The Isenheim Altarpiece was executed for the hospital chapel of St Anthony's monastery in Isenheim in Alsace, which explains the presence of the plague saint, St Sebastian, and the patrons of the more austere and solitary forms of monasticism, St Antony Abbot and St Paul the Hermit.
His suffering is reflected in the traditional group of Mary, in the garb of a widow, fainting in the arms of St John the Evangelist, to whose care the Lord has commended her, and in the smaller figure of St Mary Magdalene with her vessel of ointments, wringing her hands in sorrow.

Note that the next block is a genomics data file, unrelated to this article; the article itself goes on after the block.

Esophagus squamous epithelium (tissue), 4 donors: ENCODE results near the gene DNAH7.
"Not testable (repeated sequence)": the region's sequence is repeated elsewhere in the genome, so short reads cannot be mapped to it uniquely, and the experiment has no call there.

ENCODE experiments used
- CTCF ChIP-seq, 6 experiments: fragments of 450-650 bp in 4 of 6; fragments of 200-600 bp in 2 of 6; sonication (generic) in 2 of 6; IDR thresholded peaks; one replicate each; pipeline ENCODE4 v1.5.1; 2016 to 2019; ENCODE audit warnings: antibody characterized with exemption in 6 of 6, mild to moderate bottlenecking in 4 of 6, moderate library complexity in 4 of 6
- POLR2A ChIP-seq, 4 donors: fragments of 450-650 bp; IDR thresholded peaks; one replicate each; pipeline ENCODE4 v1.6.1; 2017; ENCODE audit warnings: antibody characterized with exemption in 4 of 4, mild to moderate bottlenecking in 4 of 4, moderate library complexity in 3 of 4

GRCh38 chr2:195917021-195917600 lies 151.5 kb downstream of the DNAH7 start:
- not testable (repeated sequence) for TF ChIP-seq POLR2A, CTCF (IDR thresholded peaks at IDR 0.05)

There is little doubt that the artist wanted the beholder of the altar to meditate on these words, which he emphasized so strongly by the pointing hand of St John the Baptist.
A long-haired female figure, wearing a crown and surrounded by a halo, appears in the doorway of the chapel. She is perhaps a female saint or, according to more recent interpretations, Mary herself before giving birth.
Mary, lovingly embracing her child, occupies the right half of the painting.
The Crucifixion is sombre and livid; inside, all is a magic glory of brilliant colour and light, and the final scenes of the Desert Saints are again lurid and eerie, with, in the Temptation, the kind of devil-haunted imagery that permeated Bosch's visions of sin.